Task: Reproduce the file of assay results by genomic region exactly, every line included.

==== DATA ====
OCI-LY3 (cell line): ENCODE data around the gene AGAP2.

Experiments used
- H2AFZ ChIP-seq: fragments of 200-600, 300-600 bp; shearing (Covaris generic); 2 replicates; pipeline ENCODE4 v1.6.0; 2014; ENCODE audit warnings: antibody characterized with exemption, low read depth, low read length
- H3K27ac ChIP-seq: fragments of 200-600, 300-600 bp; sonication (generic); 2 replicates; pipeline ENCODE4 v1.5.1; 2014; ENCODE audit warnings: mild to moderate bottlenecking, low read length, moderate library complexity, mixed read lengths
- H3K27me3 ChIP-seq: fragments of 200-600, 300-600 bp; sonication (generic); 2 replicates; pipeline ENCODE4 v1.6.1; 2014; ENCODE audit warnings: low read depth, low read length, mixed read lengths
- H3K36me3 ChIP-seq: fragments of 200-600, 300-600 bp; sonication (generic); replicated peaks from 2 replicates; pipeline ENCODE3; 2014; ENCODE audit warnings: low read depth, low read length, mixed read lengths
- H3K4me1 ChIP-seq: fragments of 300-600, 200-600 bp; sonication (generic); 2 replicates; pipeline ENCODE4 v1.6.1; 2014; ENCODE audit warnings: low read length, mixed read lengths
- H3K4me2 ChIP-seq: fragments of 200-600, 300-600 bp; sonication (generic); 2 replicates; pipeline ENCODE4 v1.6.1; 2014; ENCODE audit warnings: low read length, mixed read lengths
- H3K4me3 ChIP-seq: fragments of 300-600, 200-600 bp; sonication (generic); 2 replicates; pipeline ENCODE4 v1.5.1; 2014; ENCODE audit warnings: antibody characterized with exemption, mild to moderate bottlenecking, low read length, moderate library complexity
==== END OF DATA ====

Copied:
OCI-LY3 (cell line): ENCODE data around the gene AGAP2.

Experiments used
- H2AFZ ChIP-seq: fragments of 200-600, 300-600 bp; shearing (Covaris generic); 2 replicates; pipeline ENCODE4 v1.6.0; 2014; ENCODE audit warnings: antibody characterized with exemption, low read depth, low read length
- H3K27ac ChIP-seq: fragments of 200-600, 300-600 bp; sonication (generic); 2 replicates; pipeline ENCODE4 v1.5.1; 2014; ENCODE audit warnings: mild to moderate bottlenecking, low read length, moderate library complexity, mixed read lengths
- H3K27me3 ChIP-seq: fragments of 200-600, 300-600 bp; sonication (generic); 2 replicates; pipeline ENCODE4 v1.6.1; 2014; ENCODE audit warnings: low read depth, low read length, mixed read lengths
- H3K36me3 ChIP-seq: fragments of 200-600, 300-600 bp; sonication (generic); replicated peaks from 2 replicates; pipeline ENCODE3; 2014; ENCODE audit warnings: low read depth, low read length, mixed read lengths
- H3K4me1 ChIP-seq: fragments of 300-600, 200-600 bp; sonication (generic); 2 replicates; pipeline ENCODE4 v1.6.1; 2014; ENCODE audit warnings: low read length, mixed read lengths
- H3K4me2 ChIP-seq: fragments of 200-600, 300-600 bp; sonication (generic); 2 replicates; pipeline ENCODE4 v1.6.1; 2014; ENCODE audit warnings: low read length, mixed read lengths
- H3K4me3 ChIP-seq: fragments of 300-600, 200-600 bp; sonication (generic); 2 replicates; pipeline ENCODE4 v1.5.1; 2014; ENCODE audit warnings: antibody characterized with exemption, mild to moderate bottlenecking, low read length, moderate library complexity